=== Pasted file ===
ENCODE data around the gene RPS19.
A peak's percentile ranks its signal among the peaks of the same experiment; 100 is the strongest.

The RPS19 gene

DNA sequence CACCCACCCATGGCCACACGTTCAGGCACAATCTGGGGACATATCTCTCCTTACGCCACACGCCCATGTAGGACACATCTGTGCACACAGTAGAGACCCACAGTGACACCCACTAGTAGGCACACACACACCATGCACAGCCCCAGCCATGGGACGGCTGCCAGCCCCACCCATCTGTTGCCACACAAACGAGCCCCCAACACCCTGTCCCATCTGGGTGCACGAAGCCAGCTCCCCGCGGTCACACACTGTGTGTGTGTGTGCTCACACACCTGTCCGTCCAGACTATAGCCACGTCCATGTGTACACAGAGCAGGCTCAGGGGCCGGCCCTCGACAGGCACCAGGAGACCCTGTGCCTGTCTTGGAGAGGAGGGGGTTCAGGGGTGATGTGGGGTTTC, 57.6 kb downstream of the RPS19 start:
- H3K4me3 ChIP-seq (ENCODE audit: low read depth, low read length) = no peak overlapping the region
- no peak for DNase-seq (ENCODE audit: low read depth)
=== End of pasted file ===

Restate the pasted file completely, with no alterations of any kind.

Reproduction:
ENCODE data around the gene RPS19.
A peak's percentile ranks its signal among the peaks of the same experiment; 100 is the strongest.

The RPS19 gene

DNA sequence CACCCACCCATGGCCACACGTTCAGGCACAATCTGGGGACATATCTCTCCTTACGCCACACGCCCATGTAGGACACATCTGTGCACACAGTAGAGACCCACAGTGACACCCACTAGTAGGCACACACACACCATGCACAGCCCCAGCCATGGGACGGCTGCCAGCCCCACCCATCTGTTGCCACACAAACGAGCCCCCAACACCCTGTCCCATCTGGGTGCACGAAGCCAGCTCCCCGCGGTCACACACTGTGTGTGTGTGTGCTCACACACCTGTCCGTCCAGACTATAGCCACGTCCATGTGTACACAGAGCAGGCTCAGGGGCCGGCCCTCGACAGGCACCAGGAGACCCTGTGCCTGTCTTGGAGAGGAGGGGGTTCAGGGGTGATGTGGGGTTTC, 57.6 kb downstream of the RPS19 start:
- H3K4me3 ChIP-seq (ENCODE audit: low read depth, low read length) = no peak overlapping the region
- no peak for DNase-seq (ENCODE audit: low read depth)